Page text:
A royal family in chaos, a country under attack, a prophecy of lies. Magic, betrayal and epic battles
War has come to the Five Isles. A merciless host driven by the Angel Prince, Aeros, has its sights on the unconquered kingdom of Gul Kana.
Its ruling family are fractured. The newly crowned king reigns in paranoid isolation, and his two sisters have troubles of their own. Jondralyn wants to prove her worth as a warrior, while Tala has uncovered a secret that may destroy the entire kingdom.
Hidden at the edge of Gul Kana, however, is Nail. An orphan taken by the enigmatic Shawcroft to a remote whaling village, he is now a young man who may be the salvation of the entire Five Isles…
A dark and epic fantasy perfect for fans of Mark Lawrence, Brent Weeks and George R.R. Martin.
|NetGalley||eARC||752||Canelo||Fantasy: Epic/Dark||January 22nd, 2018 (August 30th, 2016)|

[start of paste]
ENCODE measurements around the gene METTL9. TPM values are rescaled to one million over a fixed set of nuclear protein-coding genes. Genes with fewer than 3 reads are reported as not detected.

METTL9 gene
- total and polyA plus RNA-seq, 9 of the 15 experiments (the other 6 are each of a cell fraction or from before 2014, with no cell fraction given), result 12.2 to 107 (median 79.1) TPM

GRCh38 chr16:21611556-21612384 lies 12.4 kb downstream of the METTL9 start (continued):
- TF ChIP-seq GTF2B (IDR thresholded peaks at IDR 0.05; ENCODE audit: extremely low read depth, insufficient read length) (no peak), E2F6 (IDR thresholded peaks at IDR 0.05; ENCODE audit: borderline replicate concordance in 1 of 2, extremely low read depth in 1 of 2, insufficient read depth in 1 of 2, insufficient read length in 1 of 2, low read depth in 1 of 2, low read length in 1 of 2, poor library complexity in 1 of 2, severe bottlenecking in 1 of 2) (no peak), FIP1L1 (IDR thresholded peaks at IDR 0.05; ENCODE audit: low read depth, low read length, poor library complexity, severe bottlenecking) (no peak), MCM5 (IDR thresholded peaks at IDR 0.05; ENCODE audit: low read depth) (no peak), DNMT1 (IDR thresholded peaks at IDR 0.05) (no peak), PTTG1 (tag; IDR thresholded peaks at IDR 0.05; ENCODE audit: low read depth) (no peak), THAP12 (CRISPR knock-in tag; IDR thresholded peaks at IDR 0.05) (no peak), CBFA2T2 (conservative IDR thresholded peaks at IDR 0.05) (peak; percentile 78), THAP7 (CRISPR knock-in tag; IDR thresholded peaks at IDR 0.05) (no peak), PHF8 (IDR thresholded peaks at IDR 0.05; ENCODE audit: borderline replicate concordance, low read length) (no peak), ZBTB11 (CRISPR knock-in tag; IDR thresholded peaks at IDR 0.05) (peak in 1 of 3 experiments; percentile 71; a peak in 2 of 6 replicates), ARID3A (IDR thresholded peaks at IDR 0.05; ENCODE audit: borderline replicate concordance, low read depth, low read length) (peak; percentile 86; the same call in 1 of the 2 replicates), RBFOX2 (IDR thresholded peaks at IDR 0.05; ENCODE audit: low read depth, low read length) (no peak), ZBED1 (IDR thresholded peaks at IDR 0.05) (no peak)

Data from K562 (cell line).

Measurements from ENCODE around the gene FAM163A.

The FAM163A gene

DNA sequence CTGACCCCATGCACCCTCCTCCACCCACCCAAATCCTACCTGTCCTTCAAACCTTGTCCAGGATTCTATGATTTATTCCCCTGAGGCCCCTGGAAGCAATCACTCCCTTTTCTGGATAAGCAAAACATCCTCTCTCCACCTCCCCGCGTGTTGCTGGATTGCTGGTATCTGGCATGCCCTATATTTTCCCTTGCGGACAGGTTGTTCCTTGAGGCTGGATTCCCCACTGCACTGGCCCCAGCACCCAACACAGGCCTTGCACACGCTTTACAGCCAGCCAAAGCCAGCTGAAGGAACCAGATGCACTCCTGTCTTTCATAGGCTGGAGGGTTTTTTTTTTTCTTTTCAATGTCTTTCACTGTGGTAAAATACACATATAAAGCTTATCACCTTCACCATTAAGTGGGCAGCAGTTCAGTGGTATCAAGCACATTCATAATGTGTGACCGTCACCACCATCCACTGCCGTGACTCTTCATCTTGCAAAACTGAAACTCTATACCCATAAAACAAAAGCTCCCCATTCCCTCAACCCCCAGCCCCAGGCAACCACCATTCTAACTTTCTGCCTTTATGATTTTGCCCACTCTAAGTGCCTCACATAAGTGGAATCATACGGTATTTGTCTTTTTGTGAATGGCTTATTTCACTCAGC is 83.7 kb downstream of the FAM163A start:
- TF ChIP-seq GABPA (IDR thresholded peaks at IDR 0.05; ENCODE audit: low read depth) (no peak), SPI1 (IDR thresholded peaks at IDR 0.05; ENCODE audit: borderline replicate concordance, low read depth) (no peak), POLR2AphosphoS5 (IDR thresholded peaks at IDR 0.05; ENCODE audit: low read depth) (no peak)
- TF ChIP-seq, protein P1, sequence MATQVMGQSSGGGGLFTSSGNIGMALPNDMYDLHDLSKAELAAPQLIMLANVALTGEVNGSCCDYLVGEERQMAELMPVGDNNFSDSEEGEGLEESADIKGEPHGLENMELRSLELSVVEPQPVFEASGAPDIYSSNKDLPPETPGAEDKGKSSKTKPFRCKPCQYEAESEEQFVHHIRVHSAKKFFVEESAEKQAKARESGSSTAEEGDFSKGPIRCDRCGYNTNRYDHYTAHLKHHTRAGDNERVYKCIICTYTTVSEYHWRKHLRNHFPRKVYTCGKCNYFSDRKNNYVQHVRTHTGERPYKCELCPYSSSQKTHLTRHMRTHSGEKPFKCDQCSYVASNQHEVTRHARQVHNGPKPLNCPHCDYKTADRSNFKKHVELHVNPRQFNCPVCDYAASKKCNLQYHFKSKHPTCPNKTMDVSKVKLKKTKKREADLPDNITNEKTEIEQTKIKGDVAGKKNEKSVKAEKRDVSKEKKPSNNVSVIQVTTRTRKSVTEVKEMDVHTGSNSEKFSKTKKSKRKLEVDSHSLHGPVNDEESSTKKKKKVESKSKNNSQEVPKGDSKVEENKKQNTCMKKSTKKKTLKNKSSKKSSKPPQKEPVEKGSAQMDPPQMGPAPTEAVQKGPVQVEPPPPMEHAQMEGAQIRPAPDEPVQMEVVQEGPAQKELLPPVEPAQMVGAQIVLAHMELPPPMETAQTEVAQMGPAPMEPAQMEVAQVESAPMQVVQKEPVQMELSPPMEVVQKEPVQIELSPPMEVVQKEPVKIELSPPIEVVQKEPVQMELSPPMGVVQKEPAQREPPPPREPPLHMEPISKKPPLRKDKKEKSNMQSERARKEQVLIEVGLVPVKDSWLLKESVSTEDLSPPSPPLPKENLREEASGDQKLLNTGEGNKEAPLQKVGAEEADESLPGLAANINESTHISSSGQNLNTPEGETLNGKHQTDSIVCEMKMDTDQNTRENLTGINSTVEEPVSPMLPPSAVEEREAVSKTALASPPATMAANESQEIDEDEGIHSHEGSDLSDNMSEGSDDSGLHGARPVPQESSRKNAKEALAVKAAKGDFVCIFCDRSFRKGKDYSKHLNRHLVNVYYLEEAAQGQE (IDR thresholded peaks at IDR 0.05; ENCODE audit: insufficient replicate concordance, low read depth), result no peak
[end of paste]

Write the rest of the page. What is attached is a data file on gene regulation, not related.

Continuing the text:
A genuine question: how do you review 752 pages of pure remarkable because I know not!? Haaaalp!
The Forgetting Moon is truly one of the most satisfying fantasy books I, personally, have read. It was by no means an easy read because I highlighted more passages than I ever have before- so detailed and fully formed out was the worldbuilding and its intrigues that I had to use my brain. Turns out, it enjoyed being used again! 😀 It was like receiving the whole of civilization in a perfectly bundled 700+ page edition with all its wisdom within it.
Religion and faith are what form the overall plot and the main conflict in this book. With the scene set, the wide cast of characters takes over to form the journeys we embark on as readers in this tale of life and loss, discovering truths and uncovering lies, testing of loyalties.
There are those that bring Absolution- for they believe they have the right to do so; those that await for it- for they believe what comes after will benefit them; and those who wish to avoid it- for the threatening Absolution is nothing but a lie and harbinger of death in its wake.
One big, juicy Absolution coming right up!
Basically, take one of the most epic fantasies you’ve read, buff it up a notch and you got yourself The Forgetting Moon. A motherload of epic.
I know, you’re reading this review and by now are probably thinking- cut the crap, girl and tell me what makes this book so epic!